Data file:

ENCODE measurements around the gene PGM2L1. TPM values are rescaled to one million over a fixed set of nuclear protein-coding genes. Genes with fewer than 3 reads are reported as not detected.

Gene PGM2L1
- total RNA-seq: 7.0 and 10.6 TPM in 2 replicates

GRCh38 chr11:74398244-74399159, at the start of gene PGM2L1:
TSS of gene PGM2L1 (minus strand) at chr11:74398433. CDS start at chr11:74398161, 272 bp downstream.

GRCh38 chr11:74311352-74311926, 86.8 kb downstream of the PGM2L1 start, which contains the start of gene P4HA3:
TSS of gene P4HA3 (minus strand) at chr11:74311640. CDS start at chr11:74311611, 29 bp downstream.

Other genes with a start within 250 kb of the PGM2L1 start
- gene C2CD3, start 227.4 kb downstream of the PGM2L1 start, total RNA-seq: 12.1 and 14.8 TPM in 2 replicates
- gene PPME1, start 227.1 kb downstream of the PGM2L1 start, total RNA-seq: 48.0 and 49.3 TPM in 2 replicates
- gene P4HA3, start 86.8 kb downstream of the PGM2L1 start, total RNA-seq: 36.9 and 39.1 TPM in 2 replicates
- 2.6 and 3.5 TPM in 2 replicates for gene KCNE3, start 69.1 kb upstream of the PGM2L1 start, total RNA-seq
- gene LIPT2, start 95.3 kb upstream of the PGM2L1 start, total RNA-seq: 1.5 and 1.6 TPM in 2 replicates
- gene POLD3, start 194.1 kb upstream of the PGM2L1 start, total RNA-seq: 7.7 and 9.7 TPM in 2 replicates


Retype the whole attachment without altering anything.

ENCODE measurements around the gene PGM2L1. TPM values are rescaled to one million over a fixed set of nuclear protein-coding genes. Genes with fewer than 3 reads are reported as not detected.

Gene PGM2L1
- total RNA-seq: 7.0 and 10.6 TPM in 2 replicates

GRCh38 chr11:74398244-74399159, at the start of gene PGM2L1:
TSS of gene PGM2L1 (minus strand) at chr11:74398433. CDS start at chr11:74398161, 272 bp downstream.

GRCh38 chr11:74311352-74311926, 86.8 kb downstream of the PGM2L1 start, which contains the start of gene P4HA3:
TSS of gene P4HA3 (minus strand) at chr11:74311640. CDS start at chr11:74311611, 29 bp downstream.

Other genes with a start within 250 kb of the PGM2L1 start
- gene C2CD3, start 227.4 kb downstream of the PGM2L1 start, total RNA-seq: 12.1 and 14.8 TPM in 2 replicates
- gene PPME1, start 227.1 kb downstream of the PGM2L1 start, total RNA-seq: 48.0 and 49.3 TPM in 2 replicates
- gene P4HA3, start 86.8 kb downstream of the PGM2L1 start, total RNA-seq: 36.9 and 39.1 TPM in 2 replicates
- 2.6 and 3.5 TPM in 2 replicates for gene KCNE3, start 69.1 kb upstream of the PGM2L1 start, total RNA-seq
- gene LIPT2, start 95.3 kb upstream of the PGM2L1 start, total RNA-seq: 1.5 and 1.6 TPM in 2 replicates
- gene POLD3, start 194.1 kb upstream of the PGM2L1 start, total RNA-seq: 7.7 and 9.7 TPM in 2 replicates